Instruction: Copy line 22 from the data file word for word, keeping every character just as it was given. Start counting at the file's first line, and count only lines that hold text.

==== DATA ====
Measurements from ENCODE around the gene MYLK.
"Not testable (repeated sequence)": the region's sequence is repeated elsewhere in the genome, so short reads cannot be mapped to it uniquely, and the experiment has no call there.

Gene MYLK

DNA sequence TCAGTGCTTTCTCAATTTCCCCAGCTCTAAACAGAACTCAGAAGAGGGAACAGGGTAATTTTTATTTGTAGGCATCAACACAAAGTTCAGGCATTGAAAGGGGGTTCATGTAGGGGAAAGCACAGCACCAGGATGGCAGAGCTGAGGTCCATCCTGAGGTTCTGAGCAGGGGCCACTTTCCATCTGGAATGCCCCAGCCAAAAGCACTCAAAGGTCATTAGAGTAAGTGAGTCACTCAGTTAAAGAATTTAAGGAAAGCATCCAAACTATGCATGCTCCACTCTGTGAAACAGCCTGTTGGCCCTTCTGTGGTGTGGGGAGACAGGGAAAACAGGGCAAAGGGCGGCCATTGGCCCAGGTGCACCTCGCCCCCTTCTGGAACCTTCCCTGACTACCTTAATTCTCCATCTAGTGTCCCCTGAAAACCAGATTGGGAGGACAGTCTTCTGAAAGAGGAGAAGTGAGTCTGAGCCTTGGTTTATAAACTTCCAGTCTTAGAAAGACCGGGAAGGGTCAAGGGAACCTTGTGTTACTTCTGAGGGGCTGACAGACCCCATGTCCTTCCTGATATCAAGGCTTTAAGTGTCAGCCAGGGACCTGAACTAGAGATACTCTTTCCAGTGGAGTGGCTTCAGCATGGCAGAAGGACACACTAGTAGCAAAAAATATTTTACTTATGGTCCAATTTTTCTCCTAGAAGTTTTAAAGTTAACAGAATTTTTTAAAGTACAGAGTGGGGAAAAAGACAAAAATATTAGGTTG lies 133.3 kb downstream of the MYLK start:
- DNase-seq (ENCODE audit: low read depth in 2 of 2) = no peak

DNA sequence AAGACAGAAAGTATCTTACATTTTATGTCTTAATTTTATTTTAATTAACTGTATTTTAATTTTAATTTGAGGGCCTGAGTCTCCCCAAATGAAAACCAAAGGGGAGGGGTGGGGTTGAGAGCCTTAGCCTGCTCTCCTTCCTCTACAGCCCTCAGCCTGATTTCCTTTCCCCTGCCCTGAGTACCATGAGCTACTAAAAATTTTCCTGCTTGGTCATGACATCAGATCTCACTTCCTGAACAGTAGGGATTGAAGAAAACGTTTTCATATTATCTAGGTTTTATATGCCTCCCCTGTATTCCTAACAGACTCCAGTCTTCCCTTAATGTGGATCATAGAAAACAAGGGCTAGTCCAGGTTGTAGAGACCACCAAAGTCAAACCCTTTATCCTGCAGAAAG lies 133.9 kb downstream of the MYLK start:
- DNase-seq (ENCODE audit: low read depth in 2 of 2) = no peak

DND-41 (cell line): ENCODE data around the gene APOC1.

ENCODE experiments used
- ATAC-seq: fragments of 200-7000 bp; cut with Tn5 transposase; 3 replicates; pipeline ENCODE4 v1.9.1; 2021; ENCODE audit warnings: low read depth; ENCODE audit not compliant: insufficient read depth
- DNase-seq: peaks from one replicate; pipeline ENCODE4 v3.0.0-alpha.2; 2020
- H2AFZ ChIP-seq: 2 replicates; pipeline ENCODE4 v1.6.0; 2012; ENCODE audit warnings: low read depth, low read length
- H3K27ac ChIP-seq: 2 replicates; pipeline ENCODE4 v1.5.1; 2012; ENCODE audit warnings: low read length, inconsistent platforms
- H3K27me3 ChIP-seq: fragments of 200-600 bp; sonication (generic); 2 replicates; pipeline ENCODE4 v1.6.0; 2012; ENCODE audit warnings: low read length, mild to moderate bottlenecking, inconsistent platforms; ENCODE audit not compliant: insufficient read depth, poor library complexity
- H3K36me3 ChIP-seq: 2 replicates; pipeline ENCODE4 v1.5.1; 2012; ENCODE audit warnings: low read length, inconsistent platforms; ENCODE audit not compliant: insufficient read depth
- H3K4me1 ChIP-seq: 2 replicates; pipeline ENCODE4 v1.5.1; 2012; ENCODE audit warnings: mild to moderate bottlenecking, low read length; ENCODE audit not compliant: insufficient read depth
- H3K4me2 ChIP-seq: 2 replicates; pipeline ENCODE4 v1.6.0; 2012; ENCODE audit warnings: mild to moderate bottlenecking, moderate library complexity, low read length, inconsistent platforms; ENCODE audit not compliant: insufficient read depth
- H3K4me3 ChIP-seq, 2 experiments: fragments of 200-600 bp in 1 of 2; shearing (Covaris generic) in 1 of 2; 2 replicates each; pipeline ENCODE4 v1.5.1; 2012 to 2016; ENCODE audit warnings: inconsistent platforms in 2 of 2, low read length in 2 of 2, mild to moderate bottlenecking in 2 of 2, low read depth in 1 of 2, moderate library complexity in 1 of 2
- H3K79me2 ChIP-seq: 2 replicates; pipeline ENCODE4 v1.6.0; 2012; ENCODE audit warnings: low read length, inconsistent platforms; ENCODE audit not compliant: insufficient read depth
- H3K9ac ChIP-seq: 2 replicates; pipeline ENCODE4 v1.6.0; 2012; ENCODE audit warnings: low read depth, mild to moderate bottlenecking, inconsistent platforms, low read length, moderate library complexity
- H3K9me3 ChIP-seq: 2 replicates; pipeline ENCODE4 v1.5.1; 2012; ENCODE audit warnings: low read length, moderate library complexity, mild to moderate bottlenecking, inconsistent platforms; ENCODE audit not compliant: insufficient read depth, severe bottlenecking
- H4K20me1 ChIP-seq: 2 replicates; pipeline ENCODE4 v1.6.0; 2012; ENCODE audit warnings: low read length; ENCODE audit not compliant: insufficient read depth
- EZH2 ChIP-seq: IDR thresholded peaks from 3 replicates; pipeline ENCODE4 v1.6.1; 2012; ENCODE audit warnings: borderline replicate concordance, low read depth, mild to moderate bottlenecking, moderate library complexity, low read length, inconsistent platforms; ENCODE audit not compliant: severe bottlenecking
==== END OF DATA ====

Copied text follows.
- H4K20me1 ChIP-seq: 2 replicates; pipeline ENCODE4 v1.6.0; 2012; ENCODE audit warnings: low read length; ENCODE audit not compliant: insufficient read depth